My experience with Durkan at events is that she shows up late (which is odd for a candidate who might want to work the room).  And, she leaves about as fast as she can.

She did this at a Washington Paramount Duty event where all the women candidates showed up (it was a coincidence that only the women candidates came).  There was Jessyn Farrell at her table, ditto Cary Moon and Nikkita Oliver.  Durkan?  A no-show until the last minute.

And, just like at the Candidate Survivor forum, she did something to call a great deal of attention to herself.  She danced down the aisle with one of many great drag queens.  The dancing was fine but almost immediately after that particular performance, she went AWOL.  I had been chasing an interview with her for weeks - one that her handlers repeatedly told me she wanted - and yet, she was gone. I asked one of them if she had left and was told, "No, she's around someplace."  She was not.

11 comments:

Anonymous said...

Nothing is free...here come the taxes.


Oh Boy

Anonymous said...

As a woman, I was happy to see 2 female candidates winning the top spots. In fact, I was happy to see all 4 women at the top of the polls.

As a first time voter (new citizen) in November, I was hoping to vote for something else than the lesser of two evils. Not sure how to go about it. Will wait & see, but do not expect wonders from either one. Too sad.

Northgate Mom

Anonymous said...
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Anonymous said...

Really bummed Jessyn Farrel did not make it through as one of the candidates. She wanted development impact fees for schools etc. She also had the experience and track to make some really good things happen. Too bad. Too many candidates. Hope she will continue her work in some capacity toward some of what she had advocated.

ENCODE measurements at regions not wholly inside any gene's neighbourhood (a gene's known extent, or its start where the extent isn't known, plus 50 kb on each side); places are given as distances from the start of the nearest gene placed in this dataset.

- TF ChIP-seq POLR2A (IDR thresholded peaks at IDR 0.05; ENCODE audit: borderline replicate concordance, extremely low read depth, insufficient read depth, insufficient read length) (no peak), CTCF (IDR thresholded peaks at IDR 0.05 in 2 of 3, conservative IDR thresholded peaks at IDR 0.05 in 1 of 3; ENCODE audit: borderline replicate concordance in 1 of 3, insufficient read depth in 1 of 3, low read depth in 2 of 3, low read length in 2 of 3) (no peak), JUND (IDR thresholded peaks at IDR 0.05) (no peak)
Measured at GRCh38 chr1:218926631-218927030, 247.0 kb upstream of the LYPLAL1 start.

-disappointed voter

Anonymous said...

"As a woman, I was happy to see 2 female candidates winning the top spots. In fact, I was happy to see all 4 women at the top of the polls."

As a white male, I was happy to see 2 white male candidates winning the top spots. In fact, I was happy to see all 4 white males at the top of the polls.

Why is the first statement considered socially acceptable and the second not, even though both are equally bigoted?

Sanity

Lynn said...

We'll answer that question once we've experienced 200 years of women holding the majority of elected positions in this country.

Anonymous said...

@ Sanity-- Maybe because we have not had a female mayor in Seattle since 1928. She was the first and last female mayor ever. I also rejoiced that we had our first black president, who I consider one of the best presidents ever. I am very excited to hope toward a future where we will one day have a female president, many more black presidents, latino, asian, east asian & native american presidents, jewish & muslim, GLBT, non-anglo "white" (greek, armenian, turkish, italian, syrian-american etc) presidents etc.
-R

Anonymous said...

Sanity,

The first comment ("...happy to see all 4 women...") sounds like a bias.
Your comment (" ...happy to see all 4 WHITE males...) sounds bigoted.

That's my take on the difference in how "socially acceptable" each comment is.

Sped Staffer

Anonymous said...

Wow, Sanity must be one of those "evil tech bros" we've hear about lately.

https://newrepublic.com/minutes/144419/evil-tech-bro-james-damore-says-conservative-like-gay-1950s

Shiver

Anonymous said...

I think anyone who goes to college should have skin in the game. The amount they pay could be adjusted to reflect their income, but everyone should have to sacrifice a little. And there must be requirements for getting and keeping the subsidy, like graduating with a certain GPA, and maintaining a certain GPA in college. And the courses must not be made easy so that everyone can pass easily. They must maintain standards, or the degree will be meaningless, like a high school diploma is. I fear that without some rigorous standards, free college would just be an excuse to put off real plans for 2 more years. I recall hearing a free-ride student at the UW tell another student, "To me, this is just a free party". I want to enable kids who really want it and are willing to work. But that's not everybody.

JMHO

Anonymous said...